Wed23 Jun04:00pm(15 mins)
Conference room 1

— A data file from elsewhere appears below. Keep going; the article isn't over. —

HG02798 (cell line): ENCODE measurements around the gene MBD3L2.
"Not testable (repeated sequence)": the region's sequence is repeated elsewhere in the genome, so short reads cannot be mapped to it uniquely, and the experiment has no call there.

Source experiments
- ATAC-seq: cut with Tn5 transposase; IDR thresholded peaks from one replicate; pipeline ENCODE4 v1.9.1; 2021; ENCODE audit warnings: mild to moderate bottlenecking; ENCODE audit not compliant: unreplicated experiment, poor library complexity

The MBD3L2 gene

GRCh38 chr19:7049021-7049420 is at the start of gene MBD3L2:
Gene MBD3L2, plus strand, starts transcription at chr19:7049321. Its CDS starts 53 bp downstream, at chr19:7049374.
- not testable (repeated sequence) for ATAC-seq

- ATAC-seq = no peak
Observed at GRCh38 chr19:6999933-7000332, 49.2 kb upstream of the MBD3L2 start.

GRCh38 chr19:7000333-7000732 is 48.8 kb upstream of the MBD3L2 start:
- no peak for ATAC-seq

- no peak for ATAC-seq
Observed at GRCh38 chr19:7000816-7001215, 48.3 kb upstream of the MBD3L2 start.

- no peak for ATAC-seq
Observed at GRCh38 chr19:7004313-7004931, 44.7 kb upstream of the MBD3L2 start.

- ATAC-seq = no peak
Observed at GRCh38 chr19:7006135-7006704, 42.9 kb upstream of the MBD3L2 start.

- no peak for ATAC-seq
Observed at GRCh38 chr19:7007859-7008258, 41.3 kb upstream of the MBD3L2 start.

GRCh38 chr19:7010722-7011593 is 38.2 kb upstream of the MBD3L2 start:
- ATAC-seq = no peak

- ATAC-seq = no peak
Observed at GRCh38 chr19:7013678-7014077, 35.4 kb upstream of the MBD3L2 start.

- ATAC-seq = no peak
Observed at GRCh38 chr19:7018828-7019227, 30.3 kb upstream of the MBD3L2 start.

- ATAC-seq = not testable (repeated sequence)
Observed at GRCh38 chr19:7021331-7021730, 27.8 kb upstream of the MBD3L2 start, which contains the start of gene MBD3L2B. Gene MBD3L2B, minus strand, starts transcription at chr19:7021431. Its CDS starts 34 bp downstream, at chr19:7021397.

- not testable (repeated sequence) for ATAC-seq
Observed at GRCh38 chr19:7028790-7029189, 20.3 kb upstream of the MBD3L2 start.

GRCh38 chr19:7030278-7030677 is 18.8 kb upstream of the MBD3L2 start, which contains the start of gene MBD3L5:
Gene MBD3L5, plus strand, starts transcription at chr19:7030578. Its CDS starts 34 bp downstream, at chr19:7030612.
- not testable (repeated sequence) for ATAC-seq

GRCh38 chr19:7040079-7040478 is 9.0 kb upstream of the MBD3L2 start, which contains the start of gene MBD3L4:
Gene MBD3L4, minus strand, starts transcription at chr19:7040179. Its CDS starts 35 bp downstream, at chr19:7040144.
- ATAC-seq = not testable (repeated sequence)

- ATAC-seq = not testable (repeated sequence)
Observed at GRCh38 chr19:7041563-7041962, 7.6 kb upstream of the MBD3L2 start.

The protozoan parasite Trypanosoma cruzi is the etiological agent of Chagas’ disease, a deadly and vector-borne zoonotic disease of poverty that affects 6-7 million people mostly in South and Central America and which lacks vaccines and effective therapeutics. Chagas’ disease arises as a direct consequence of the lytic cycle of Trypanosoma cruzi in the mammalian host. While invasion are well studied for this pathogen, study of egress has been largely neglected. Here we provide the first description of T. cruzi egress documenting a co-ordinated mechanism by which T. cruzi engineers its escape from the host cells in which it has proliferated, and which is essential for maintenance of infection and pathogenesis. Our results indicate that this parasite egress is a sudden event involving co-ordinated remodeling of host cell cytoskeleton and subsequent rupture of host cell plasma membrane. We document that host cells maintain plasma membrane integrity until immediately prior to parasite release and report the sequential transformation of the host cell’s actin cytoskeleton from normal meshwork in non-infected cells to spheroidal cages - a process initiated shortly after amastigogenesis. Quantification revealed a gradual reduction in F-actin over the course of the lytic cycle and using cytoskeletal preparations and electron microscopy we were able to observe disruption of the F-actin proximal to intracellular trypomastigotes. Furthermore, western blotting experiments revealed actin degradation driven by parasite proteases, suggesting stage-regulated degradation of cytoskeleton as a principal component controlling the initiation of egress. Taken together our results provide the first description of the cellular mechanism which regulates the lytic component of T. cruzi lytic cycle. We show graphically how it is possible to preserve the envelope of the host cell plasma membrane during intracellular proliferation of the parasite and how in cells packed with amastigotes differentiation into trypomastigotes may trigger sudden egress.